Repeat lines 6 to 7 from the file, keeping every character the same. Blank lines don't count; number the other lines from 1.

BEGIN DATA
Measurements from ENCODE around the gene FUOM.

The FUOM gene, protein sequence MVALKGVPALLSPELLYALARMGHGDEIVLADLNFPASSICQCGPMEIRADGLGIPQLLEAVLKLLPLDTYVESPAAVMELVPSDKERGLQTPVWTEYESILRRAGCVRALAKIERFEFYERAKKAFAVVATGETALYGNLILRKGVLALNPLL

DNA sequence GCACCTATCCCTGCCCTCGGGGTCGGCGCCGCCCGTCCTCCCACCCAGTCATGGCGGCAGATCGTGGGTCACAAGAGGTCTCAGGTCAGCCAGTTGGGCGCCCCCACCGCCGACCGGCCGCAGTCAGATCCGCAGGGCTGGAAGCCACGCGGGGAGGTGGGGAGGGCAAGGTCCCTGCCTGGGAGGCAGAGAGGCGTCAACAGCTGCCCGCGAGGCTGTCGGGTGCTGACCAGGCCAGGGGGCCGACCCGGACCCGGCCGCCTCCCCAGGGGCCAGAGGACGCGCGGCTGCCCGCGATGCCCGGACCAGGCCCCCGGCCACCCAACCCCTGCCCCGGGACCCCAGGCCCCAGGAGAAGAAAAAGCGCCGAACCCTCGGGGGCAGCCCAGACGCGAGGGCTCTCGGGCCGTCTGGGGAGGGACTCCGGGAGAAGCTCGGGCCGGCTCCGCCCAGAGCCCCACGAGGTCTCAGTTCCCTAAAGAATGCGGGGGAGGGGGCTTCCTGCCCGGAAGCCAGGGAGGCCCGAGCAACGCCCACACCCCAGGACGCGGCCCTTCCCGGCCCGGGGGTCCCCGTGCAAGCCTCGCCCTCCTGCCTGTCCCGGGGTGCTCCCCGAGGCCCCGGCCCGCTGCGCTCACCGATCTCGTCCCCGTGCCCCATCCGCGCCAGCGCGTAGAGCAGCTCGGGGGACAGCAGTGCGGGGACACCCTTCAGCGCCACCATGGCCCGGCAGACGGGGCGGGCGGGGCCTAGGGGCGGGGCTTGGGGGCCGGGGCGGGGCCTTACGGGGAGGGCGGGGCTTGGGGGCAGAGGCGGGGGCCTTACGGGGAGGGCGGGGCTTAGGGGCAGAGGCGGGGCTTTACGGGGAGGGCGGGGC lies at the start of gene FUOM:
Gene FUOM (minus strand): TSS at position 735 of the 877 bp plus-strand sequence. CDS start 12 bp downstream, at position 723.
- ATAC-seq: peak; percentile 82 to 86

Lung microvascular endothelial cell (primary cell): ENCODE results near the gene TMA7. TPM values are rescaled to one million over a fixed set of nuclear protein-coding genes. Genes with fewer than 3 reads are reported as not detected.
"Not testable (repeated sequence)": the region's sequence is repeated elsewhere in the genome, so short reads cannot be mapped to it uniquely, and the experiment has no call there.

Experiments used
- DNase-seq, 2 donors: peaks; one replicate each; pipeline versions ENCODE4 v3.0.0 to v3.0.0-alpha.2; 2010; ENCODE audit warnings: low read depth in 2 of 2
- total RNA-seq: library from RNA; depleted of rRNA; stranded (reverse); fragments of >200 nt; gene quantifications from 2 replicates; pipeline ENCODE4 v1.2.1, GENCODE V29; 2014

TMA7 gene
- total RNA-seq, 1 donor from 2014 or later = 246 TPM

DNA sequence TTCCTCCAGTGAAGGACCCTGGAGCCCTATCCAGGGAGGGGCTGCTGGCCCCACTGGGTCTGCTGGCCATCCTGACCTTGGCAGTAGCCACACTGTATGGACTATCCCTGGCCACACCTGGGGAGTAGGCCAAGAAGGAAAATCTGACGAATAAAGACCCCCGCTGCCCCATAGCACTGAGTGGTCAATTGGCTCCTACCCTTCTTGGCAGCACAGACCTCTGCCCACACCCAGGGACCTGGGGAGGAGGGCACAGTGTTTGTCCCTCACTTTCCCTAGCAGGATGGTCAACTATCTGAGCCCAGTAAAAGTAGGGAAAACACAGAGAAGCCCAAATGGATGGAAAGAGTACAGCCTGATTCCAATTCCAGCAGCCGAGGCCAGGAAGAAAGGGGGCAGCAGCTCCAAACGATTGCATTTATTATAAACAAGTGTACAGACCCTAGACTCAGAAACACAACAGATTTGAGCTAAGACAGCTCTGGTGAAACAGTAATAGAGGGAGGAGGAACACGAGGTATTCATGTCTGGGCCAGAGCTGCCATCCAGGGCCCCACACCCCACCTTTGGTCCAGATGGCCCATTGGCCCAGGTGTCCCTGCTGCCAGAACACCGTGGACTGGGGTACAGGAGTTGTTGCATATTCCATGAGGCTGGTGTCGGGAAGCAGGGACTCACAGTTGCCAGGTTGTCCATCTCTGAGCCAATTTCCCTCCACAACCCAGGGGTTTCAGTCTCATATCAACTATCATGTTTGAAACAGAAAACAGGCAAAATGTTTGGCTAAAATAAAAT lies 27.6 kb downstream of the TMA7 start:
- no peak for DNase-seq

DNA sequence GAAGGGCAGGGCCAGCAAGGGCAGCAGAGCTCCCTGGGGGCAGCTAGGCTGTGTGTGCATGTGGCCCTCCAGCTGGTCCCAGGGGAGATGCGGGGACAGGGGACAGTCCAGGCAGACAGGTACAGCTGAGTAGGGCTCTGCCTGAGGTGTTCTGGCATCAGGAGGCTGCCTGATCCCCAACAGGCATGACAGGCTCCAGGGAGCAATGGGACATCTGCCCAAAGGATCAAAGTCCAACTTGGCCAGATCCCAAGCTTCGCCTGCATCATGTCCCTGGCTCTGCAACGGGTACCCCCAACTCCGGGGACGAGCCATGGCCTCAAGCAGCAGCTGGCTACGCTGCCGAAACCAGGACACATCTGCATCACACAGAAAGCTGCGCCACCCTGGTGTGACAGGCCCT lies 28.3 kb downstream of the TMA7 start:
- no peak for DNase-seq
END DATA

Lung microvascular endothelial cell (primary cell): ENCODE results near the gene TMA7. TPM values are rescaled to one million over a fixed set of nuclear protein-coding genes. Genes with fewer than 3 reads are reported as not detected.
"Not testable (repeated sequence)": the region's sequence is repeated elsewhere in the genome, so short reads cannot be mapped to it uniquely, and the experiment has no call there.